Author(s): WalshReitz MM, Huang EF, Musch MW, Chang EB, Martin TE,
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Abstract Antrum mucosal protein (AMP)-18 and a synthetic peptide of amino acids 77-97 have mitogenic and motogenic properties for epithelial cells. The possibility that AMP-18 is also protective was evaluated in the colonic mucosa of mice and monolayer cultures of human colonic epithelial Caco-2/bbe (C2) cells. Administration of AMP peptide to mice with dextran sulfate sodium (DSS)-induced colonic injury delayed the onset of bloody diarrhea and reduced weight loss. Treatment of C2 cells with AMP peptide protected monolayers against decreases in transepithelial electrical resistance induced by the oxidant monochloramine, indomethacin, or DSS. A molecular mechanism for these barrier-protective effects was sought by asking whether AMP peptide acted on specific tight junction (TJ) proteins. Immunoblots of detergent-insoluble fractions of C2 cells treated with AMP peptide exhibited increased accumulation of specific TJ proteins. Occludin immunoreactivity was also increased in detergent-insoluble fractions obtained from colonic mucosal cells of mice injected with AMP peptide. Observations using laser scanning confocal (CF) microscopy supported the capacity of AMP peptide to enhance accumulation of occludin and zonula occludens-1 in TJ domains of C2 cell monolayers and together with immunoblot analysis showed that the peptide protected against loss of these TJ proteins following oxidant injury. AMP peptide also protected against a fall in TER during disruption of actin filaments by cytochalasin D and stabilized perijunctional actin during oxidant injury when assessed by CF. These findings suggest that AMP-18 could protect the intestinal mucosal barrier by acting on specific TJ proteins and stabilizing perijunctional actin.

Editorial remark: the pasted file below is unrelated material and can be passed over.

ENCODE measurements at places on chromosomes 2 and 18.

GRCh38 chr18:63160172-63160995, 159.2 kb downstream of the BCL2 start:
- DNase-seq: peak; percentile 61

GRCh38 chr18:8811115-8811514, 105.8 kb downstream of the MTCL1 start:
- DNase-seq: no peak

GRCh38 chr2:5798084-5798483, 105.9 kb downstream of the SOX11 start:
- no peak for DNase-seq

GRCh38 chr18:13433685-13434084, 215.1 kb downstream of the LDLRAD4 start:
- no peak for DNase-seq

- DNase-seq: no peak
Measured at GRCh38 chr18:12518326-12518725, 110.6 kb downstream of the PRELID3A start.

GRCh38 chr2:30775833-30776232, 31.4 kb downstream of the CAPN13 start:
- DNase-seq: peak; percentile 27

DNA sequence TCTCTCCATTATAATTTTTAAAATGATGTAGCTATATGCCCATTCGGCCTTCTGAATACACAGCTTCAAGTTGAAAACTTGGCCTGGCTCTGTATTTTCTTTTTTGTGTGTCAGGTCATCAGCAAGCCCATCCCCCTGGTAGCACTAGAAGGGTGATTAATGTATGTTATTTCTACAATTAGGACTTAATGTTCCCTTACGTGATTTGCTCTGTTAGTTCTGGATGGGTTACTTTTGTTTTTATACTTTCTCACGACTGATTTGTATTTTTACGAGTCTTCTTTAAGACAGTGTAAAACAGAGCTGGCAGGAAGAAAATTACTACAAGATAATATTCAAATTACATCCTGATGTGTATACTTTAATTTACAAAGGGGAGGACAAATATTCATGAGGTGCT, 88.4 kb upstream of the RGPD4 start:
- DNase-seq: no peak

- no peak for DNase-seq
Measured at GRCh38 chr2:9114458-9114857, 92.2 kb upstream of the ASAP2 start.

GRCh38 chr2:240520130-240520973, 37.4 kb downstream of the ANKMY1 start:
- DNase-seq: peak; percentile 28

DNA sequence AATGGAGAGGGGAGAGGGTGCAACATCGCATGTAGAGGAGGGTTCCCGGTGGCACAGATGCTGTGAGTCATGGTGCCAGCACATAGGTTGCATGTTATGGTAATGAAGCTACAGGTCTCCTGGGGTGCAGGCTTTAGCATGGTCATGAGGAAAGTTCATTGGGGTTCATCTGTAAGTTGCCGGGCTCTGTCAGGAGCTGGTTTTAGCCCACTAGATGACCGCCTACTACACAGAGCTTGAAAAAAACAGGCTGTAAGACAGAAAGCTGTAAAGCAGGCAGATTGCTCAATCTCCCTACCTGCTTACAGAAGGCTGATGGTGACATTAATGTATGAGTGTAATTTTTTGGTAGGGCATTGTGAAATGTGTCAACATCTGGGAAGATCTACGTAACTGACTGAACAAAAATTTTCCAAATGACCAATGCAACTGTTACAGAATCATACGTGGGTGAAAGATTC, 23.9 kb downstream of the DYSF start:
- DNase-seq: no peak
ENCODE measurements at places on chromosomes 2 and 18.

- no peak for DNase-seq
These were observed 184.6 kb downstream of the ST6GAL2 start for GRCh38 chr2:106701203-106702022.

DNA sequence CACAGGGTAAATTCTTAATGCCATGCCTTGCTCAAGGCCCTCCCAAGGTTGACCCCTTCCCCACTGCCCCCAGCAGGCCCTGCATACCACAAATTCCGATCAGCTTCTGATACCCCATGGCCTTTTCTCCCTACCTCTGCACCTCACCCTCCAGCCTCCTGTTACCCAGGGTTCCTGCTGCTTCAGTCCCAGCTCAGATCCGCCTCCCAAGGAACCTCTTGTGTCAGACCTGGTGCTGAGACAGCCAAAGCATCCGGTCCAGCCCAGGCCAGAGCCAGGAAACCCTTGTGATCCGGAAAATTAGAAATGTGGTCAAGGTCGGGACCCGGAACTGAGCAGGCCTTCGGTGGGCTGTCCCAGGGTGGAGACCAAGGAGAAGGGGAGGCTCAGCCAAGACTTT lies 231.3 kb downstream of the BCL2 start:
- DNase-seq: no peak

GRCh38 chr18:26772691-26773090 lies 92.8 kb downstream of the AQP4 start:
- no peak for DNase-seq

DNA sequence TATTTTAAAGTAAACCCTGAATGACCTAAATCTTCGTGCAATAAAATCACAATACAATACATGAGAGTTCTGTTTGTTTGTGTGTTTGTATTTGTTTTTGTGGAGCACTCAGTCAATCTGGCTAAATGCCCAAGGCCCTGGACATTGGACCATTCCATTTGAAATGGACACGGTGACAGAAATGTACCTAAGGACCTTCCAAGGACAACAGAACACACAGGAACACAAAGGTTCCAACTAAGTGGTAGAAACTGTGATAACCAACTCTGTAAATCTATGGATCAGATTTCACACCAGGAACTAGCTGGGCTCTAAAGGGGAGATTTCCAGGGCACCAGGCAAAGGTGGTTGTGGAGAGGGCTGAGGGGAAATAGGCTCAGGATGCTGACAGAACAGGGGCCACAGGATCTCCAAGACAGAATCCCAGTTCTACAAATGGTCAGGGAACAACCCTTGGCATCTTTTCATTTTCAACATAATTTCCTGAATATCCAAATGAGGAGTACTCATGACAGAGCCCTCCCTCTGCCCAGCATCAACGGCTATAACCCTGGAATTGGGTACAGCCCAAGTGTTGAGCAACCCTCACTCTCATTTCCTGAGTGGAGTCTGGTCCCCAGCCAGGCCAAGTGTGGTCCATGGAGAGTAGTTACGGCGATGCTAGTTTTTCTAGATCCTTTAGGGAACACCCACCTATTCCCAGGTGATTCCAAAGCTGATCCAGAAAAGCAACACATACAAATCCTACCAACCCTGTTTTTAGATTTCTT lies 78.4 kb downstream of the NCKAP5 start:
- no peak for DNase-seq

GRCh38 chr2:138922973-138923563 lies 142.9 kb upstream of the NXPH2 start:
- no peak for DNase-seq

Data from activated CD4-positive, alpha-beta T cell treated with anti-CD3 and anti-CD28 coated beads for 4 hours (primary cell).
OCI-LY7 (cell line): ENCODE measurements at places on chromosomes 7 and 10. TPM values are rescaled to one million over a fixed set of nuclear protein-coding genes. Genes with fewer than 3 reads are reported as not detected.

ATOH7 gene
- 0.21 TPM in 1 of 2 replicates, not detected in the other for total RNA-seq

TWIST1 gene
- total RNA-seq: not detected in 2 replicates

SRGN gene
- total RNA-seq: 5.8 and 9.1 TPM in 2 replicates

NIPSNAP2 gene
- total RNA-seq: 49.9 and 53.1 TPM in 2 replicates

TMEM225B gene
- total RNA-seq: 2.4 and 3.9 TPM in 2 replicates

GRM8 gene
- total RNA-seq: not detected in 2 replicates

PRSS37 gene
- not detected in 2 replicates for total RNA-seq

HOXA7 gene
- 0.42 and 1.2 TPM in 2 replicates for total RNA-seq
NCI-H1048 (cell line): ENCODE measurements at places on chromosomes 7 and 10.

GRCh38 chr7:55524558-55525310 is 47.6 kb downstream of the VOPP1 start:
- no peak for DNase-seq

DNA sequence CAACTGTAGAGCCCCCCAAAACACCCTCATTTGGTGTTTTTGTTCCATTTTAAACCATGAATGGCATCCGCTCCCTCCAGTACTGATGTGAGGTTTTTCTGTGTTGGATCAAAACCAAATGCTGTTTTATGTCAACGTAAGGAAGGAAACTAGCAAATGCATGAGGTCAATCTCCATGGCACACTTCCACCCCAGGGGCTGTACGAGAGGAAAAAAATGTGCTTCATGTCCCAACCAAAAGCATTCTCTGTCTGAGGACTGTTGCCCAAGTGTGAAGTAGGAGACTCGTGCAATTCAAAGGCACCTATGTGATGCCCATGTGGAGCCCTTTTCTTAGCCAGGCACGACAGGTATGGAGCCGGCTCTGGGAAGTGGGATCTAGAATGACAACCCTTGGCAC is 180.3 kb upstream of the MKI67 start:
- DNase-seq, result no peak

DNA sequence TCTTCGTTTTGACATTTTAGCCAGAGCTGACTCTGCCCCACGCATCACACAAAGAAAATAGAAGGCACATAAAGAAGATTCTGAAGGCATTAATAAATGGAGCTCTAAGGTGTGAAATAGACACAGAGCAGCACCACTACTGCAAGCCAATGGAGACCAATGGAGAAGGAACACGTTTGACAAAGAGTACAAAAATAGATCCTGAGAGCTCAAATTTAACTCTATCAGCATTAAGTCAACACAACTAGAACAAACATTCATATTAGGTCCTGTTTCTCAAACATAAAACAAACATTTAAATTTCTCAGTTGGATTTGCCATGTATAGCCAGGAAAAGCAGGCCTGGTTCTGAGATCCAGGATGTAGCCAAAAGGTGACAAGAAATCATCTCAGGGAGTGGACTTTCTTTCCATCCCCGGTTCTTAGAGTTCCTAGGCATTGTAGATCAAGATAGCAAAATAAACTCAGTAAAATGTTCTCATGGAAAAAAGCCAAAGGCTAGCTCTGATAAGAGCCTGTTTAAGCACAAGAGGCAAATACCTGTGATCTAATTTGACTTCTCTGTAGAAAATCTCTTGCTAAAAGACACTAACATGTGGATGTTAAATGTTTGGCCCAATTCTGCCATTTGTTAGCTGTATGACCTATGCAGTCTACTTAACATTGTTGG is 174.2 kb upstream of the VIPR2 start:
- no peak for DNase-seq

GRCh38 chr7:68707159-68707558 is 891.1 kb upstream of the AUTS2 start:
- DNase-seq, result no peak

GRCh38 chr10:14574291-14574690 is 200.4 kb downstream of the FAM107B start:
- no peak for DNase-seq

This article was published in Am J Physiol Gastrointest Liver Physiol
and referenced in International Journal of Inflammation, Cancer and Integrative Therapy